Our days are probably similar to other studios. We scrum it up in the mornings and get hard to work with meetings, reviews, or going over the latest Nintendo communication. One cool things about NLG is that we’ve got a Muay Thai/Yoga room, so a lot of us take advantage of it at lunch. It’s cool having a gym in our office. If something that can’t be decided on the floor, it results in people lacing on the gloves and duking it out in the gym until someone’s KO’d….
• What’s the most fun thing you get to do? What’s the most stressful/challenging?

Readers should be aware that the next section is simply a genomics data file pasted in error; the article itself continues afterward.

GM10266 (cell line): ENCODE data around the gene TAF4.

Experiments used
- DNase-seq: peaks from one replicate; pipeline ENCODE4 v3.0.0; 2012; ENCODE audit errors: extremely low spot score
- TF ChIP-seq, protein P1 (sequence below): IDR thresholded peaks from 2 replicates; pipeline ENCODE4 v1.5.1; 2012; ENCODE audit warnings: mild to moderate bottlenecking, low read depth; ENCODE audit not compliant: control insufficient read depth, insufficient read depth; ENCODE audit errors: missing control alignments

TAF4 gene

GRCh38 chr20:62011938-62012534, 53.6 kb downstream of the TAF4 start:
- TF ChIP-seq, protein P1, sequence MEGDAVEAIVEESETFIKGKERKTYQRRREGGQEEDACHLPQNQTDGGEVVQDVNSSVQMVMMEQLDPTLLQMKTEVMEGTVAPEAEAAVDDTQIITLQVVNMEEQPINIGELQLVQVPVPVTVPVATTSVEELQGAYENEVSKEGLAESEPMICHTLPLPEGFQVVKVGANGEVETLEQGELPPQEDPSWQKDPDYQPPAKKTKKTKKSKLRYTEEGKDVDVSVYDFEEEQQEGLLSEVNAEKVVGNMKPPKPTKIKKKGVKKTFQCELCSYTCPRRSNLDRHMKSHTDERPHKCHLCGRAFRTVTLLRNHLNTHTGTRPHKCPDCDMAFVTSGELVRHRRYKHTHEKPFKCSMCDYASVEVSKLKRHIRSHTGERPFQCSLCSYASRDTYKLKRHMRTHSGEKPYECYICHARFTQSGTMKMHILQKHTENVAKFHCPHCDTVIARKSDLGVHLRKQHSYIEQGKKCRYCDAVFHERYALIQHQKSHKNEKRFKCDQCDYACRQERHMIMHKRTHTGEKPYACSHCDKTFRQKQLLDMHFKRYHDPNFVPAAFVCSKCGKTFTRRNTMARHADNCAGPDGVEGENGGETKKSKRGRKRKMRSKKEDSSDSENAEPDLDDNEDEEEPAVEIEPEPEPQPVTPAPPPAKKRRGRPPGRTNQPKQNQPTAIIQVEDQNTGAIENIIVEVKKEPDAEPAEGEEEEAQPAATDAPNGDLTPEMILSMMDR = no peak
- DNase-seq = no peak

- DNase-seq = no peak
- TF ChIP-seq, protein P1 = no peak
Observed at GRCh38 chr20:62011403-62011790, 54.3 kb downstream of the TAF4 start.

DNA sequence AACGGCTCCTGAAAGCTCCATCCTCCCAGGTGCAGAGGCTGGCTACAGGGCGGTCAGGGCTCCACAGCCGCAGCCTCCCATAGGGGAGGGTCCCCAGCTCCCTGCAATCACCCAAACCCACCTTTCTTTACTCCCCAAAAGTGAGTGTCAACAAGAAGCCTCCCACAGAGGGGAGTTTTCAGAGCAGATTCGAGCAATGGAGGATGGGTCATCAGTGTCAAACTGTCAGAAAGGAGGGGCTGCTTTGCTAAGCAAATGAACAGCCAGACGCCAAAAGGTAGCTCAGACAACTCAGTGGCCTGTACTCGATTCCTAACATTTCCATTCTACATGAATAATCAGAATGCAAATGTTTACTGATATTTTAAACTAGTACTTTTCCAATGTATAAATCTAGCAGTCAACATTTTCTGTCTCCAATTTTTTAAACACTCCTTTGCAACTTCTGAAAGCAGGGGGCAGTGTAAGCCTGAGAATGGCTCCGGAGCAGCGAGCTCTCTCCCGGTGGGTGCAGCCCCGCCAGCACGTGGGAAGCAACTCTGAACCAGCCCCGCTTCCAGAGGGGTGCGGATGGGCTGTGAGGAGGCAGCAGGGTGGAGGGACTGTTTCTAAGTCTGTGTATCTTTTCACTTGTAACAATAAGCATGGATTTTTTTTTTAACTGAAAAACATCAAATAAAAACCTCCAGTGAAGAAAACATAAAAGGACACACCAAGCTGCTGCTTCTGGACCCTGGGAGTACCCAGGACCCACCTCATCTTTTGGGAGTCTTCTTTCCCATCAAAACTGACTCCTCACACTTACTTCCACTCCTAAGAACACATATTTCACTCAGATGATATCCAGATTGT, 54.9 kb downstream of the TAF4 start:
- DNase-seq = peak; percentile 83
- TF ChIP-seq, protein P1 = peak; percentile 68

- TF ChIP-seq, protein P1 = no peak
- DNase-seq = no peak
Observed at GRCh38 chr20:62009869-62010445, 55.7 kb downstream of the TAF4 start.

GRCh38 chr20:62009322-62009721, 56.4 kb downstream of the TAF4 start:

Isn’t that a trick question? The most challenging stuff is usually stressful because it’s challenging but also the most rewarding when you’re done. Working closely with Nintendo requires a lot of communication which takes a good amount of time and effort, simply because we speak two different languages and come from two different cultures. Most communication is done via the internet or conference calls, but every so often Nintendo will join us at NLG for a Summit. These are always a blast because get a ton accomplished mainly because the communication is a lot quicker. You can spare the extra few minutes to really hammer down on a design or throw around random ideas. The Summit’s also great for team bonding because we always have some fun with the guys once the Summit wraps up.
• What games are you playing right now, and what elements have impressed you?